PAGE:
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CFHI and TVN announce ACE for older Canadians

Samir SinhaOTTAWA – The Canadian Foundation for Healthcare Improvement (CFHI), in partnership with Technology Evaluation in the Elderly Network (TVN), has announced a new initiative to improve healthcare for older Canadians. The Acute Care for Elders (ACE) collaborative will support healthcare delivery organizations as they adapt and implement elder-friendly models of care and practices that are improving patient care and generating impressive savings at Mount Sinai Hospital in Toronto.

The CFHI-TVN partnership is providing up to 15 improvement teams across Canada with funding of up to $40,000 each, coaching, educational materials and other tools as part of a 12-month quality improvement effort to adapt Mount Sinai’s successful ACE strategy to local care settings.

Mount Sinai is recognized as a leader in elder care in Canada, having garnered two Accreditation Canada Leading Practice awards. ACE represents seamless care delivery spanning the emergency department, inpatient, outpatient and community care. Teams of specialist physicians, advanced practice nurses, social workers, therapists, pharmacists, dieticians and volunteers work together to provide better, more coordinated care for patients.

“Mount Sinai Hospital’s leadership in recognizing that a rapidly aging population requires a modern and elder-friendly approach to care is what brought me back to Canada,” said Samir K. Sinha (pictured), MD, director of geriatrics, Mount Sinai Hospital, and Provincial Lead for Ontario’s Seniors Strategy. “The opportunity to partner now with CFHI will not only help thousands more older Canadians, but may also help to ensure the overall sustainability of our healthcare system.”

Maureen O’Neil, CFHI president, said: “With an aging population, better meeting of the health needs of older adults is a priority. That’s why CFHI is spreading innovative solutions like ACE that provide higher quality care for patients, and better value for healthcare dollars.”

The ACE components include:

• Tools to help emergency department staff identify high-risk older seniors
• Deployment of nurses and volunteers who have dedicated training in addressing the needs of older, frail seniors
• Unique protocols for common issues like pain management, falls and pressure ulcers
• Staff education to reduce the use of urinary catheters
• Hospital wards adapted to maximize coordination of patient assessment and discharge planning so patient mobility is maximized and their disorientation minimized
• Patient discharge aids and home visits to help patients with medications, and to encourage successful transition from hospital to their preferred place of residence.

Canadian hospitals traditionally have not been designed to meet the needs of an aging population. Canadians 65 and older are 16% of the population, yet represent 58% of all hospital stays and 42% of acute care hospitalizations. 25% of Canadians over 65 years and 50% of seniors over 85 years are considered medically frail, which means more than one million Canadians today are frail, with their numbers rising to over two million within 20 years.

For its part, Mount Sinai has generated solid results for medical inpatients over the age of 65, including:

• 28% drop in total lengths of stay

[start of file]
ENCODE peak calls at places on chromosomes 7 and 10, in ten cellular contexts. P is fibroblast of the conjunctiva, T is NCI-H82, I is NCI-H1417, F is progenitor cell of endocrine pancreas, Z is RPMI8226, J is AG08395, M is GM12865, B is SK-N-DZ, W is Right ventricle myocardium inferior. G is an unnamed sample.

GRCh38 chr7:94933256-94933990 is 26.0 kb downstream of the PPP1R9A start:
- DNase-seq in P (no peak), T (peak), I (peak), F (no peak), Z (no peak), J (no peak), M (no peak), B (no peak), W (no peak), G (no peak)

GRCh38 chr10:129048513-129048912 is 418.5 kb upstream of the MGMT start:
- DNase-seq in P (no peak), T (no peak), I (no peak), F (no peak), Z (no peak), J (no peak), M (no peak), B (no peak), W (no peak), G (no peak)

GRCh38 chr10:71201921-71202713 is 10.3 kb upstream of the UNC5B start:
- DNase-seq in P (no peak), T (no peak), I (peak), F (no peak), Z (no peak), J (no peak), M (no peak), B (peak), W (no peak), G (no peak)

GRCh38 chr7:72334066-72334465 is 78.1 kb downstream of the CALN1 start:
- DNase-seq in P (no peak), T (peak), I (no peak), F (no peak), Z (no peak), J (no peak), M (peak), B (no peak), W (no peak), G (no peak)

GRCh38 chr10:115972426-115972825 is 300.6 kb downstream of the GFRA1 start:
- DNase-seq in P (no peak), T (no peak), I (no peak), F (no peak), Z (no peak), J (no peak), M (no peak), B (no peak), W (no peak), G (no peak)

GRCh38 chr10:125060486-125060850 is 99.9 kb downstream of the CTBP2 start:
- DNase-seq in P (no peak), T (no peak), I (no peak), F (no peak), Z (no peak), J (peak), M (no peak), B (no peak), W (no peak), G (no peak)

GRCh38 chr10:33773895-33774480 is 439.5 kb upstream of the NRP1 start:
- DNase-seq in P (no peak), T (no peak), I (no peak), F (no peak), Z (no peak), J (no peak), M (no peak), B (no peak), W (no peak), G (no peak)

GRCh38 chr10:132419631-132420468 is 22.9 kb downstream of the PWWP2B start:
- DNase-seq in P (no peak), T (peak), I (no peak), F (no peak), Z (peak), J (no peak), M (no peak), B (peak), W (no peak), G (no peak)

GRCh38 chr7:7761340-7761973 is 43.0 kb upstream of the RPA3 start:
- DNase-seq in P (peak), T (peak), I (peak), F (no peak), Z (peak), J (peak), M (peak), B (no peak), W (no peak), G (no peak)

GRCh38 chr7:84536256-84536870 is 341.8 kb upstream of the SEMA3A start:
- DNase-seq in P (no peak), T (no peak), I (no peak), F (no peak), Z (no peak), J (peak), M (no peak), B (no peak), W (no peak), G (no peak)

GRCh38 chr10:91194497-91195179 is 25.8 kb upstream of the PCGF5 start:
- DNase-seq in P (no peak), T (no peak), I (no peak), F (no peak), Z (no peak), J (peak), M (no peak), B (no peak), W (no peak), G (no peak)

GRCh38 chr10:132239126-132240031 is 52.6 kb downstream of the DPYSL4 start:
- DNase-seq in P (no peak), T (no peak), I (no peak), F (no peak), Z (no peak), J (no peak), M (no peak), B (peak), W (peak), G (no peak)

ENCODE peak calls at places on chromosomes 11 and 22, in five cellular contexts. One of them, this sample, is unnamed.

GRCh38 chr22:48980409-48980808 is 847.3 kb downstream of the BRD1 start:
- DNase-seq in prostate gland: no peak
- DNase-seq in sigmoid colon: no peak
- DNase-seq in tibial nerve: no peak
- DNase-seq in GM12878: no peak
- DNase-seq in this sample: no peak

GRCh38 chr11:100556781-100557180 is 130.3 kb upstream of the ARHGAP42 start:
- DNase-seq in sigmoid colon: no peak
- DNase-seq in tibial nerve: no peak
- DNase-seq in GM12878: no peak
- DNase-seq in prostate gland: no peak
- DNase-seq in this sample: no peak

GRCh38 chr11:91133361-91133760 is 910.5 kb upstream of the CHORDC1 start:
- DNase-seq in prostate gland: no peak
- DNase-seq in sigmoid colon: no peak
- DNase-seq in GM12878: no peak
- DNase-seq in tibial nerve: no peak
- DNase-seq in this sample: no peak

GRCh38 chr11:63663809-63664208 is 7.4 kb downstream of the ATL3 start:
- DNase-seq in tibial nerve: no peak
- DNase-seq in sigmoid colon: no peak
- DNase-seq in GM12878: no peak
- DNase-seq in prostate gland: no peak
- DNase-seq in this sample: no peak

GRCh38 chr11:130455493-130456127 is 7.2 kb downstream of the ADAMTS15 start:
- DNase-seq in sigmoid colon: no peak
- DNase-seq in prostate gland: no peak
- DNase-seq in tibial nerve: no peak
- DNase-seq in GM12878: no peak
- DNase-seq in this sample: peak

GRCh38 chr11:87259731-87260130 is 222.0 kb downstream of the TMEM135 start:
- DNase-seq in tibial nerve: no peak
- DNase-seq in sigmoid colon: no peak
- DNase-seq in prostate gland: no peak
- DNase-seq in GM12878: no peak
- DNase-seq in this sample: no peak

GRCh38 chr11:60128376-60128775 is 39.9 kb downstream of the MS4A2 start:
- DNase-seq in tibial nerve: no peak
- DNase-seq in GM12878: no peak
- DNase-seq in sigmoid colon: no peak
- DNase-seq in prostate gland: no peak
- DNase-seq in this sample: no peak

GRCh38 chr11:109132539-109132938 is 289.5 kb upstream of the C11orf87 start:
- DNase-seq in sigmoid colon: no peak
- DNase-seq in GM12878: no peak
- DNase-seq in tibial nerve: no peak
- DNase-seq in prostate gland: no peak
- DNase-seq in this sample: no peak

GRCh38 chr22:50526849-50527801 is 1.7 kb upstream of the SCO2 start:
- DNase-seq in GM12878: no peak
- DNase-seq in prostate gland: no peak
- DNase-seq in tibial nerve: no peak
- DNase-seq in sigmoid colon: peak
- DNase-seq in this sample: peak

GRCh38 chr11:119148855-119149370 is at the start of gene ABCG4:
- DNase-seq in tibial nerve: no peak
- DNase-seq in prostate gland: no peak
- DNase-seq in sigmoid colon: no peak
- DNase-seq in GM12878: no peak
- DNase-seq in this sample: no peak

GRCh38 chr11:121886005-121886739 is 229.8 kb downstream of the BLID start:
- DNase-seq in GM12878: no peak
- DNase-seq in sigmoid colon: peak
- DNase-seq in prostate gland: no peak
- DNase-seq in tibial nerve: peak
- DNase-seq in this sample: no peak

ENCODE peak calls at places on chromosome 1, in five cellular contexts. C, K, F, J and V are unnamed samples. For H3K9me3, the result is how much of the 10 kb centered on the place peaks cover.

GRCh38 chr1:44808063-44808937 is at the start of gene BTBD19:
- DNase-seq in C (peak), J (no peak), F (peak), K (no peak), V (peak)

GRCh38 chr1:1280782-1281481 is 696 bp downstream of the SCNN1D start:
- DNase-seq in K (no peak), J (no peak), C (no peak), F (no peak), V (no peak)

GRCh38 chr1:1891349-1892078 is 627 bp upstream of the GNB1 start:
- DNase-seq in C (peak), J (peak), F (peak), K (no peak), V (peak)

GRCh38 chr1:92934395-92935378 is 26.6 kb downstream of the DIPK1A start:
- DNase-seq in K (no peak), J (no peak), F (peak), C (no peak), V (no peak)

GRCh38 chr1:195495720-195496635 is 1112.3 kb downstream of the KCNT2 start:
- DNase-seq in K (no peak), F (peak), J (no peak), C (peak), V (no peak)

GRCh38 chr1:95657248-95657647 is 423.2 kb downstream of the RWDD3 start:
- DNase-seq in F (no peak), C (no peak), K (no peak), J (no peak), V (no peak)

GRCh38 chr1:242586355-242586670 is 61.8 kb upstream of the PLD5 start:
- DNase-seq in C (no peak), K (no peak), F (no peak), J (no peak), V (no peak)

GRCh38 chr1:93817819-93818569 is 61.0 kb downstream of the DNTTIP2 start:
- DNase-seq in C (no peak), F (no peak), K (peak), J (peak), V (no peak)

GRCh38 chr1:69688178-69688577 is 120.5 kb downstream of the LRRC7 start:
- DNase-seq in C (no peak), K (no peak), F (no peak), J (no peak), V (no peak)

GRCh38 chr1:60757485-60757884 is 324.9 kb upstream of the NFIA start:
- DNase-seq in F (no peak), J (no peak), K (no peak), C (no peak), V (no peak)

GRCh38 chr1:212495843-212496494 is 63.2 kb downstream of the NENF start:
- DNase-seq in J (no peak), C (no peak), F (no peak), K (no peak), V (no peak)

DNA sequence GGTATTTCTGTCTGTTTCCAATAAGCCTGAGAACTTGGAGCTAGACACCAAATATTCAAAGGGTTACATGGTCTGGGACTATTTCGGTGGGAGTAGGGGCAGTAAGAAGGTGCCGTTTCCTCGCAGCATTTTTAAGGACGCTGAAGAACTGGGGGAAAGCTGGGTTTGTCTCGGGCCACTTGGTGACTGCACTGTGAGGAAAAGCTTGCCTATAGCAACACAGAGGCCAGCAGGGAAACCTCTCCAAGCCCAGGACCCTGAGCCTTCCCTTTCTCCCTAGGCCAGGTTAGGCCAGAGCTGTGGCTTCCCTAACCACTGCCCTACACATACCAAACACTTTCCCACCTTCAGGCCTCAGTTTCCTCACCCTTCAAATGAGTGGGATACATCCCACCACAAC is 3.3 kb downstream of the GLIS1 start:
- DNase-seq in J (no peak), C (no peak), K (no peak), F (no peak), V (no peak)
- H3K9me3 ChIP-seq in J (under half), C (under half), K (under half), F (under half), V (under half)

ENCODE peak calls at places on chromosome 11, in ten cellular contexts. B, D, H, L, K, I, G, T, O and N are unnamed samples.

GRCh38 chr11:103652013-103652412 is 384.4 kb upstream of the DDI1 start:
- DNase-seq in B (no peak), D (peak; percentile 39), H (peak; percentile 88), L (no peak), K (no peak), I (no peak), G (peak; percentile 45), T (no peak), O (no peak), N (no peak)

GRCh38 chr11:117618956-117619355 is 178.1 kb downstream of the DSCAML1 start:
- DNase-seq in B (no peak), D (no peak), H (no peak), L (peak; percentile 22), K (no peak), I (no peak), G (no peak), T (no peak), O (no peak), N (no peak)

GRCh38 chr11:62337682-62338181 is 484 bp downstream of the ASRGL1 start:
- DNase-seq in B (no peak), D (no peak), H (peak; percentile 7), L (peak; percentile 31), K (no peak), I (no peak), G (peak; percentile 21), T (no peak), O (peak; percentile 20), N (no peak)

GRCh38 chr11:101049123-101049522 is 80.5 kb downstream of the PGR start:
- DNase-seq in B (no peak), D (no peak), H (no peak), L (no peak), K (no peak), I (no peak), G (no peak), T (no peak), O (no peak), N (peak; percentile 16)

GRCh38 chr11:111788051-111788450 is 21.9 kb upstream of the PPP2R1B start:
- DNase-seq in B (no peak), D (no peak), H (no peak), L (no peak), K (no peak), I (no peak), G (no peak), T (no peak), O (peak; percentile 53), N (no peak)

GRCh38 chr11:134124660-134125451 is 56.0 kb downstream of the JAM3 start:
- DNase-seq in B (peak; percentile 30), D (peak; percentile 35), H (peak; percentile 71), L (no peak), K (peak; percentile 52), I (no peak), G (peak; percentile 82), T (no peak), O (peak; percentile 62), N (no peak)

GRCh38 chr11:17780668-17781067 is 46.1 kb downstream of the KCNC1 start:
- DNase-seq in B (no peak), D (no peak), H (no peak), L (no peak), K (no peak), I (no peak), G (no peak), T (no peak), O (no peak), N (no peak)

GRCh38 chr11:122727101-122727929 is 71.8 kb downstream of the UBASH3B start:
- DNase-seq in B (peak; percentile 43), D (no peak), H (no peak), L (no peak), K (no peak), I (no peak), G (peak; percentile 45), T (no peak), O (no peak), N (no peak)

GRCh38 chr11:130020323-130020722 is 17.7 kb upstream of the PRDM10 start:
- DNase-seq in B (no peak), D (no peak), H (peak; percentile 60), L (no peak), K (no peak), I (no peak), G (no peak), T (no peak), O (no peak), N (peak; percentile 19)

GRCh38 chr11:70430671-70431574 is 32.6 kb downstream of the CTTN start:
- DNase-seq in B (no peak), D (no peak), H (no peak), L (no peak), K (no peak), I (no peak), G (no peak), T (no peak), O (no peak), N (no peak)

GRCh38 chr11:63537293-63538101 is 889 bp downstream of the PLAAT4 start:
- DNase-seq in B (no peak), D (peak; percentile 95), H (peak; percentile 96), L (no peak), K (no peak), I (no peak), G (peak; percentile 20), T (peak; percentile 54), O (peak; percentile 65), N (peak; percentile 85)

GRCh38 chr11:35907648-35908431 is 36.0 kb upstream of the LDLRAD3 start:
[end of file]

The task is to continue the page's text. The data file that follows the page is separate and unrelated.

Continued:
• 14% fewer readmissions within 30 days
• 74% less use of urinary catheters
• 93% decline in pressure ulcer occurrence
• 11% fewer patients remaining in institutional care, returning instead to their preferred residential setting
• Mount Sinai reports net cost savings in acute care of nearly $6.7 million in 2014.

“TVN recognizes the importance of making sure elderly Canadians receive the right treatment in the right setting at the right time,” said John Muscedere, MD, Scientific Director and Chief Executive Officer, TVN. “TVN is proud to support the ACE collaborative and similar programs that improve the quality of care for older Canadians, show compassion for their caregivers and yield strong economic impact for institutions and Canadian healthcare.”

About the Partners
The Canadian Foundation for Healthcare Improvement (CFHI) identifies proven innovations and accelerates their spread across Canada, improving patient care, the health of Canadians and value for money. These innovations could save provincial-territorial healthcare budgets over $1 billion per year. CFHI is a not-for-profit organization funded through an agreement with the Government of Canada. Visit www.cfhi-fcass.ca for more information.

About Technology Evaluation in the Elderly Network (TVN)
Technology Evaluation in the Elderly Network is Canada’s network for frail elderly and late-life care solutions. We support original research, and train the next generation of healthcare professionals and scientists to improve outcomes for elderly Canadians across all settings of care. Recognizing they may be nearing the end of life, TVN is dedicated to improving advance care planning and end-of-life care. Visit www.tvn-nce.ca for more information.

About Mount Sinai Hospital
Mount Sinai Hospital, part of Sinai Health System, is as an internationally recognized 442-bed acute care academic health sciences centre affiliated with the University of Toronto. Clinical strengths include women’s and infants’ health, chronic disease management, specialized cancer care, emergency medicine, and geriatrics. Mount Sinai has been designated with Exemplary Status from Accreditation Canada and every aspect of patient care is anchored in a rigorous quality plan and monitoring of safety and quality goals. Mount Sinai was recently named the first hospital in Canada to receive Magnet(r) status for nursing excellence and patient care. The Hospital is considered to be a top employer in Canada, receiving multiple awards for its employment and culture centred programs.

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